Hundreds of veterans enrolled in a technology-focused job training program received thousands in extra housing stipends due to a quirk in federal law, according to a report from a Veterans Affairs watchdog.

The money involved in the issue totals only about $1.1 million, a small fraction of the $8-billion-plus paid out by the department in veterans education benefits annually.

But officials from the VA Inspector General’s office said the practice of provisioning extra housing payouts creates a potentially problematic precedent for the department, since most other regulations prevent such double-dipping for federal benefits.

“Under other VA educational programs, individuals are required to select one program from which to receive educational assistance at a time,” the inspector General’s report stated, adding that the legislative language causing the problems “is inconsistent with other VA educational benefits programs that prohibit concurrent payments of educational benefits.”

The concerns are centered on the Veteran Employment Through Technology Education Courses (VET TEC) program, launched in 2019. It covers tuition costs and provides a monthly housing stipend to veterans who qualify, allowing them to study subjects like software development, data science, network security and web development.

More than 12,000 veterans have taken part in the program, and lawmakers have steadily increased funding for the program from its initial $15 million budget to $45 million today. The goal was to give eligible veterans a chance to rapidly earn degrees — and jobs — in high-demand fields.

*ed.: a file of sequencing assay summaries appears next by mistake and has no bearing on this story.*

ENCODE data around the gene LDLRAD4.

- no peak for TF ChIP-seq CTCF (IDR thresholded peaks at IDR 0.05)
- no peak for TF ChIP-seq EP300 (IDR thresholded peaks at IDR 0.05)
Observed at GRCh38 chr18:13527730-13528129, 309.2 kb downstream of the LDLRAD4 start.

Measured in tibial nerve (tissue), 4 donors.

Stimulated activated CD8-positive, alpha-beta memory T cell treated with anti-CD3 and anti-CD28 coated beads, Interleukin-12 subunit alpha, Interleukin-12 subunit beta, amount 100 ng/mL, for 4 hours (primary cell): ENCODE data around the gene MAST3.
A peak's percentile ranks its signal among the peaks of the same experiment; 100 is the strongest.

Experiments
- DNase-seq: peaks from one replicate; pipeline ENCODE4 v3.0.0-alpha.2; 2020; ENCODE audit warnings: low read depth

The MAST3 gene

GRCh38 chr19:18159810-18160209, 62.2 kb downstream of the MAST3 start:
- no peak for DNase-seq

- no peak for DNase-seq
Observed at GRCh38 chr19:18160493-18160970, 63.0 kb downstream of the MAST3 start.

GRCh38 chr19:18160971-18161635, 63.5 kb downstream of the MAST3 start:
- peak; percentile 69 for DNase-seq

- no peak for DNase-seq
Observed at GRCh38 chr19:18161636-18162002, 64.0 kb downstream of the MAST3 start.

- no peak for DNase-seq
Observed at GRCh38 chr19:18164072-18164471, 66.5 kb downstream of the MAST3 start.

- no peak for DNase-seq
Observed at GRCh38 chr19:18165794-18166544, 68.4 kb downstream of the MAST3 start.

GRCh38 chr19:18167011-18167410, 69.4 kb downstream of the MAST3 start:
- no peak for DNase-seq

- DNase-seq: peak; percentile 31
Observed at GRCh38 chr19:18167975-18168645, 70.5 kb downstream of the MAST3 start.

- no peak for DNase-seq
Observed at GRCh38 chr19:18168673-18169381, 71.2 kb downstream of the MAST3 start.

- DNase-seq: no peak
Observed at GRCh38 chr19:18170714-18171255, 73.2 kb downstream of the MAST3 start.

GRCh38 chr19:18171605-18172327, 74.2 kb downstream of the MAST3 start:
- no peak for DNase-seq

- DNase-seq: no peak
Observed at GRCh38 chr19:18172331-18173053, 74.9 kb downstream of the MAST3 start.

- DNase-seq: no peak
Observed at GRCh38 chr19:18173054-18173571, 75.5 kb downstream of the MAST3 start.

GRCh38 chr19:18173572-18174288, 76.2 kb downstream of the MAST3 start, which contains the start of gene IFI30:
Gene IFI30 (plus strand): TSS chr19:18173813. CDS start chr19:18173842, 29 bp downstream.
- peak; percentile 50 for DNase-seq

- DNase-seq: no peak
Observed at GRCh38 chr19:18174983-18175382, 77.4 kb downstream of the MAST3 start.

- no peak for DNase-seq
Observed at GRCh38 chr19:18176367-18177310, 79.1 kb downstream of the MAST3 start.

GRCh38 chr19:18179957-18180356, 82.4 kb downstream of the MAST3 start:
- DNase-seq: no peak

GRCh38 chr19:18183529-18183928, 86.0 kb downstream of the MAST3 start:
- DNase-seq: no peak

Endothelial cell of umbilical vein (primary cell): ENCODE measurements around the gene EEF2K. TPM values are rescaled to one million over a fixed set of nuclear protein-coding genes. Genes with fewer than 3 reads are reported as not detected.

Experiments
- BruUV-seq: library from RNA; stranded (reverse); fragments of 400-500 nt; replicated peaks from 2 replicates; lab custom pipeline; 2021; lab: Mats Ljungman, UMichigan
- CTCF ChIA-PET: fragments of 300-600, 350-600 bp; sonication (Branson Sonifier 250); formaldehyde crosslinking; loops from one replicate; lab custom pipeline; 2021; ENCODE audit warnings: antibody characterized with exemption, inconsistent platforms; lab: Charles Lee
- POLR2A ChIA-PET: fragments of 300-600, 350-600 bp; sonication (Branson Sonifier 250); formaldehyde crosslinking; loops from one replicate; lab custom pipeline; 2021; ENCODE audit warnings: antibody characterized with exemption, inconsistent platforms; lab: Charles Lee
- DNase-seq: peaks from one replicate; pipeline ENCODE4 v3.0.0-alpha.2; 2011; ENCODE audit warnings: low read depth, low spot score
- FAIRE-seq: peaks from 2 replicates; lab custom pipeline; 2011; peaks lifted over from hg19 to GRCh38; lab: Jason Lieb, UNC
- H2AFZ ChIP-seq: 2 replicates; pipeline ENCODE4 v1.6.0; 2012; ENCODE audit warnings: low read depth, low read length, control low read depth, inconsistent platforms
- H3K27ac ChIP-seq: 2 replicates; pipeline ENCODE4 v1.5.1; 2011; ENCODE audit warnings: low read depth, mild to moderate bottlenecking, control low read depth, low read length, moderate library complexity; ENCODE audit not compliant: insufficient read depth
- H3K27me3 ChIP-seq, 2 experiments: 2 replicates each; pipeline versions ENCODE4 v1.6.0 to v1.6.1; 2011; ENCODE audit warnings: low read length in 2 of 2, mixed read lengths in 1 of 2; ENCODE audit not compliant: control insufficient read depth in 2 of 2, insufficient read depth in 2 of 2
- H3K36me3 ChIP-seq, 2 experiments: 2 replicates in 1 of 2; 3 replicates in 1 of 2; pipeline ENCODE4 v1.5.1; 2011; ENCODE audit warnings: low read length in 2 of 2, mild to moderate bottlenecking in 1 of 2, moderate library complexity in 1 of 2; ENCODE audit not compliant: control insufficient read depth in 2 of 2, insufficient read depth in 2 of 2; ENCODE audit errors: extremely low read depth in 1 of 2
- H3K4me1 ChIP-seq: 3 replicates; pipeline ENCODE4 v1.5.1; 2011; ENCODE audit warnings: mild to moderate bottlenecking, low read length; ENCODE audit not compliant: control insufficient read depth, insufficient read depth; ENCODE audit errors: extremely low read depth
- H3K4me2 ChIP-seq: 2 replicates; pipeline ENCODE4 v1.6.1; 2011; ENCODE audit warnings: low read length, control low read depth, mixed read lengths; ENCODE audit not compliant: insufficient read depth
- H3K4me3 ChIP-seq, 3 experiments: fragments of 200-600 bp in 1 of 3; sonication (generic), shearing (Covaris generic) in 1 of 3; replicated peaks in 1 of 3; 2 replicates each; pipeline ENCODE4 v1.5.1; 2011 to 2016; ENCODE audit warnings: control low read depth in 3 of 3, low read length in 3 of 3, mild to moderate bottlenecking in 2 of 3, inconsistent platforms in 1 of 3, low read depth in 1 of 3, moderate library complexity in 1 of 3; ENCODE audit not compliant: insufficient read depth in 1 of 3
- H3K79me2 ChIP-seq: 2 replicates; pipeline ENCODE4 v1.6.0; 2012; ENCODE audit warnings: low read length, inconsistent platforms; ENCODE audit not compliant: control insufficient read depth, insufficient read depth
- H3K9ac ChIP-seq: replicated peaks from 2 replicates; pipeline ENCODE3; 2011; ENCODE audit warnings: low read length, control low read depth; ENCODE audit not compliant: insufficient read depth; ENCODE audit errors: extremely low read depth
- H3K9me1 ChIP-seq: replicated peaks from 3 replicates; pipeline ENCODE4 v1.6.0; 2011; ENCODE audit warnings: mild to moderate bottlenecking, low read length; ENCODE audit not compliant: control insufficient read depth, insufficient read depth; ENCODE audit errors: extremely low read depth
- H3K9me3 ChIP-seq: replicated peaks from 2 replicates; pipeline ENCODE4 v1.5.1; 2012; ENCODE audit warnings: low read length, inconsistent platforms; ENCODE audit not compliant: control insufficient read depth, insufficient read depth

However, because of requirements that veterans have some GI Bill benefits remaining to be eligible, that allowed more than 200 veterans to receive two separate housing stipends for their studies: one from the VET TEC program and one from the Post-9/11 GI Bill.

For some, that meant up to $10,000 extra to cover housing costs that were already paid for through other veterans benefits.

In response to the report, VA officials noted the issue stems from how the legislation was written and not regulatory decisions by department leaders. Officials made some attempts to end the duplicative payouts but relented out of concerns that it could open the department to legal action.

Officials have no plans to try and recoup the money, noting that no laws appear to have been violated by the doubled stipend payments.

The VET TEC program is scheduled to sunset in April 2024. The inspector general’s report recommended that lawmakers fix the problem if they opt to renew the program, an idea that several lawmakers have backed in recent months.

Leo covers Congress, Veterans Affairs and the White House for Military Times. He has covered Washington, D.C. since 2004, focusing on military personnel and veterans policies. His work has earned numerous honors, including a 2009 Polk award, a 2010 National Headliner Award, the IAVA Leadership in Journalism award and the VFW News Media award.

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